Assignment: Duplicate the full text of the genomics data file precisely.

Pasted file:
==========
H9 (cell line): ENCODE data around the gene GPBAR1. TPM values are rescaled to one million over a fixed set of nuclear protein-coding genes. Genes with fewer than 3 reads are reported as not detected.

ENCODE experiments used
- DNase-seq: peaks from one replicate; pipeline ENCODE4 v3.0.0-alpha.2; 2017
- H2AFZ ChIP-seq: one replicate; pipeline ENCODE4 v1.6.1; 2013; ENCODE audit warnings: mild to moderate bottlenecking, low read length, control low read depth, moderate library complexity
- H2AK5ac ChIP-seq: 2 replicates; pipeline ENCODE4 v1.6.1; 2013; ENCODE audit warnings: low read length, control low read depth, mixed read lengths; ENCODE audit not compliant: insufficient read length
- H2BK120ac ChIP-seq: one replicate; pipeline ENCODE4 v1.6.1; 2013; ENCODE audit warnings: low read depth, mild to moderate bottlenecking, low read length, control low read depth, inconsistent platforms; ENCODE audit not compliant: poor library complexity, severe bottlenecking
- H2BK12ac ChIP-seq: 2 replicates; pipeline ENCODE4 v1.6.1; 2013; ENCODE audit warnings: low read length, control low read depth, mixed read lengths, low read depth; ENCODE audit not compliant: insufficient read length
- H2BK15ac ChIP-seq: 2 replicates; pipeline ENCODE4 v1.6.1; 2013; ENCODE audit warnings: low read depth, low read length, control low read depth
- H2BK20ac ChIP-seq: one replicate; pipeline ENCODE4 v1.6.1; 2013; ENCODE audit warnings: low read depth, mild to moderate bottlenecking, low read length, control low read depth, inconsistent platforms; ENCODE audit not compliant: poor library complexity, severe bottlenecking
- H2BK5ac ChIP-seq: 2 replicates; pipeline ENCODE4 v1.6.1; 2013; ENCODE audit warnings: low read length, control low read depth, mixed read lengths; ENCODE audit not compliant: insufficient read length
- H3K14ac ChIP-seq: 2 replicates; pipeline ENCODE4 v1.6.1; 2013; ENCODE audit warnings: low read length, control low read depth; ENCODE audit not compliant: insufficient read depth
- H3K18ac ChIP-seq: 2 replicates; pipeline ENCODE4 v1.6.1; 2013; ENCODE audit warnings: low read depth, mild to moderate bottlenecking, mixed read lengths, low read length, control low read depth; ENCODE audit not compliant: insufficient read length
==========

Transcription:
H9 (cell line): ENCODE data around the gene GPBAR1. TPM values are rescaled to one million over a fixed set of nuclear protein-coding genes. Genes with fewer than 3 reads are reported as not detected.

ENCODE experiments used
- DNase-seq: peaks from one replicate; pipeline ENCODE4 v3.0.0-alpha.2; 2017
- H2AFZ ChIP-seq: one replicate; pipeline ENCODE4 v1.6.1; 2013; ENCODE audit warnings: mild to moderate bottlenecking, low read length, control low read depth, moderate library complexity
- H2AK5ac ChIP-seq: 2 replicates; pipeline ENCODE4 v1.6.1; 2013; ENCODE audit warnings: low read length, control low read depth, mixed read lengths; ENCODE audit not compliant: insufficient read length
- H2BK120ac ChIP-seq: one replicate; pipeline ENCODE4 v1.6.1; 2013; ENCODE audit warnings: low read depth, mild to moderate bottlenecking, low read length, control low read depth, inconsistent platforms; ENCODE audit not compliant: poor library complexity, severe bottlenecking
- H2BK12ac ChIP-seq: 2 replicates; pipeline ENCODE4 v1.6.1; 2013; ENCODE audit warnings: low read length, control low read depth, mixed read lengths, low read depth; ENCODE audit not compliant: insufficient read length
- H2BK15ac ChIP-seq: 2 replicates; pipeline ENCODE4 v1.6.1; 2013; ENCODE audit warnings: low read depth, low read length, control low read depth
- H2BK20ac ChIP-seq: one replicate; pipeline ENCODE4 v1.6.1; 2013; ENCODE audit warnings: low read depth, mild to moderate bottlenecking, low read length, control low read depth, inconsistent platforms; ENCODE audit not compliant: poor library complexity, severe bottlenecking
- H2BK5ac ChIP-seq: 2 replicates; pipeline ENCODE4 v1.6.1; 2013; ENCODE audit warnings: low read length, control low read depth, mixed read lengths; ENCODE audit not compliant: insufficient read length
- H3K14ac ChIP-seq: 2 replicates; pipeline ENCODE4 v1.6.1; 2013; ENCODE audit warnings: low read length, control low read depth; ENCODE audit not compliant: insufficient read depth
- H3K18ac ChIP-seq: 2 replicates; pipeline ENCODE4 v1.6.1; 2013; ENCODE audit warnings: low read depth, mild to moderate bottlenecking, mixed read lengths, low read length, control low read depth; ENCODE audit not compliant: insufficient read length